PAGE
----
Equity Protection #5
The job of the lawyer is to protect the equity a debtor has in his property.
A prospective client comes to you and wants to file bankruptcy. The client has debts he would like to be made go away ( discharged). That is the benefit to the client. The burden to the client is that the bankruptcy court ( through the bankruptcy trustee) may sell the unprotected equity in property the debtor holds. The sale proceeds would go to pay off the client’s debt.
The job of the lawyer is to protect the equity a debtor has in his property. This is done through the State’s exemptions that give a dollar value to how much equity can be protected.
Let us use the California State exemption found at California Court of Civil Procedure Section 703.140(b)(2):
“The debtor’s interest in one or more motor vehicles is $5,850”.
This means that a bankruptcy debtor may exempt ( or shield from a bankruptcy trustee up to $5,850 in one or more motor vehicles) if the debtor claims the CCP 703.140(b)(2) code section.
Remember we are talking about equity in an automobile, not the total value of the vehicle.
For example: If you have a car worth $10,000 that has no debt against it, you could go to CarMax’s auto purchase department and sell the auto for $10,000. You would keep the money. The equity you had in the auto was $10,000 and that is the amount you would keep.
If the car was worth $10,000 and you owed the finance company $5,000, then you would have $5000 in equity in the vehicle. The same analysis applies. You sell the auto to CarMax for $10,000 and then you pay the lender $5000 and you keep the equity (or to say it another way, the amount that you own) amount of $5000.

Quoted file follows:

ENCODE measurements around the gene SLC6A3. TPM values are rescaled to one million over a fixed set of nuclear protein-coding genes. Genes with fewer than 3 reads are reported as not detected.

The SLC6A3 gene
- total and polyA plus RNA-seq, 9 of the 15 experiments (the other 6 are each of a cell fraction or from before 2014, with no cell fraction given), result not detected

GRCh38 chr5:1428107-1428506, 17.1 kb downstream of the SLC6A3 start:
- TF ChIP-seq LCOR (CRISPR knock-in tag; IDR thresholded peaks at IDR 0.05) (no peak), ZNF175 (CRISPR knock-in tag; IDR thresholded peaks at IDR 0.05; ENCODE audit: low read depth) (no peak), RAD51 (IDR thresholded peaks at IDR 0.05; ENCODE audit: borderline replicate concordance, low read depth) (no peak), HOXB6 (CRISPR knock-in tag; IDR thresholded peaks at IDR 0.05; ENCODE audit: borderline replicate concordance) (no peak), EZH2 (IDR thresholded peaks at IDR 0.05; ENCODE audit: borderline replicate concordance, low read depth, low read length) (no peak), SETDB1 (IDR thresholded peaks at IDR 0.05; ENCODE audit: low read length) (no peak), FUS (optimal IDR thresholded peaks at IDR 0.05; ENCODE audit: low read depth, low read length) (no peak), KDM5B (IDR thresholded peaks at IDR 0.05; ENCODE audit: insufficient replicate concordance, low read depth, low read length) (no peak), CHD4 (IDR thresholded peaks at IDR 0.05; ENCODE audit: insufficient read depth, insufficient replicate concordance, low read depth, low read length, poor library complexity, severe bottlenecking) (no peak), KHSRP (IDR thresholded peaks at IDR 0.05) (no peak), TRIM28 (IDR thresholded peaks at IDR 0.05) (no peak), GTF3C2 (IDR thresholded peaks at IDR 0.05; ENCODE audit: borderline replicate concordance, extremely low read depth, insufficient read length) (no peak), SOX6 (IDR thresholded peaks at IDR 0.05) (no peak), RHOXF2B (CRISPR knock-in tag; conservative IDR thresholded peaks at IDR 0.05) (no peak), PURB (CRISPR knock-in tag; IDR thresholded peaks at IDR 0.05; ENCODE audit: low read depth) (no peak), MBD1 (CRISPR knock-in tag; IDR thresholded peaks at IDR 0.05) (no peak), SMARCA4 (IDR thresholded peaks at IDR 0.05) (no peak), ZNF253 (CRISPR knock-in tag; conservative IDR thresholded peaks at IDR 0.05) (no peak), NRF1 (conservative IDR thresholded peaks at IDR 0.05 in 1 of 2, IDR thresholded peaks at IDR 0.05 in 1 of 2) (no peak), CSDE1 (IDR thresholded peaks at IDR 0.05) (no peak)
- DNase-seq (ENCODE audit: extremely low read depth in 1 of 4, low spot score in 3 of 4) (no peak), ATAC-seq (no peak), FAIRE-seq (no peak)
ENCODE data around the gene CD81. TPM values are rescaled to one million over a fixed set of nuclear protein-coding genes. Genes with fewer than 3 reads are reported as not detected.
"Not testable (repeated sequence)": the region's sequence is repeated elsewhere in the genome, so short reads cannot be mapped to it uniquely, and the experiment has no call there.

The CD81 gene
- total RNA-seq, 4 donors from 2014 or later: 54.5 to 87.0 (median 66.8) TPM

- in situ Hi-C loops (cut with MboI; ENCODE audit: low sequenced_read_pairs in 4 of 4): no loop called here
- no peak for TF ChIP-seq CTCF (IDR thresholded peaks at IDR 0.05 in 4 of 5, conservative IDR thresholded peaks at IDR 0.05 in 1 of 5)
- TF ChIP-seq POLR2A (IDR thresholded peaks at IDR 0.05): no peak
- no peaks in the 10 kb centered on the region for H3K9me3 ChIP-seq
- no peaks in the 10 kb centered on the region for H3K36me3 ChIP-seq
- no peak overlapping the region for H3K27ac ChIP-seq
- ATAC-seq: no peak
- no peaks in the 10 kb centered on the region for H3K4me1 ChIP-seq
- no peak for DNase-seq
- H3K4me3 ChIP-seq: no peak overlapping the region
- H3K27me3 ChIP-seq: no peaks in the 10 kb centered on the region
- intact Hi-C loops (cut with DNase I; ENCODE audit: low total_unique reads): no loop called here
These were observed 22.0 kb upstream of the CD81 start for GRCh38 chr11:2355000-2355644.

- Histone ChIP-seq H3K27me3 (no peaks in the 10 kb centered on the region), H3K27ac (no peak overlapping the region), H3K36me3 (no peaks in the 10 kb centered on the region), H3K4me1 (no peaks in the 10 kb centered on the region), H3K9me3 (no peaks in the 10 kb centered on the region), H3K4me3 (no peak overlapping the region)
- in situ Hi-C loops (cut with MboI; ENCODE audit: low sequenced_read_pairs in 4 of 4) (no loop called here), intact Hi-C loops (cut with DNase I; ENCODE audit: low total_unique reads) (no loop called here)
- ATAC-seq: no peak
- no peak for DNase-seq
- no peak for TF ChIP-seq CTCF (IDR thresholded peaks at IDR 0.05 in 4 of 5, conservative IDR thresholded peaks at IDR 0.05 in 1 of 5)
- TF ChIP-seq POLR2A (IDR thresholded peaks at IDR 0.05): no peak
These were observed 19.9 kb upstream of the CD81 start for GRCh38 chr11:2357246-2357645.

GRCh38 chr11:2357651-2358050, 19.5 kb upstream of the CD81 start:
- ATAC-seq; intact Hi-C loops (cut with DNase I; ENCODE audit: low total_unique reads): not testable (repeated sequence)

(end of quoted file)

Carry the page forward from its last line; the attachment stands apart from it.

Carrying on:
Now take this to the bankruptcy context. If the debtor owned a car worth $10,000 and owed $6000 to the lender. The car would be said to have $4000 in equity.
( $10,000 value - $6000 owed = $4000 equity)
The bankruptcy trustee could sell the car for $10,000, pay the lender $6000 and then use the $4000 to pay off a portion of the the total creditor body’s debts owed by the debtor.
However the State of California’s Legislature has said that anyone who files bankruptcy may claims CCP 703.140(b)(2) can protect up to $5,850 in equity in a vehicle. The State Law protects the debtor from the trustee getting less that $5,850 in the vehicle.
Here the trustee would be prevented from selling the car, since the $4000 in equity would be protected by the $5,850 protection afforded by the State of California.
Again, the job of the lawyer is to protect the equity a debtor has in his property.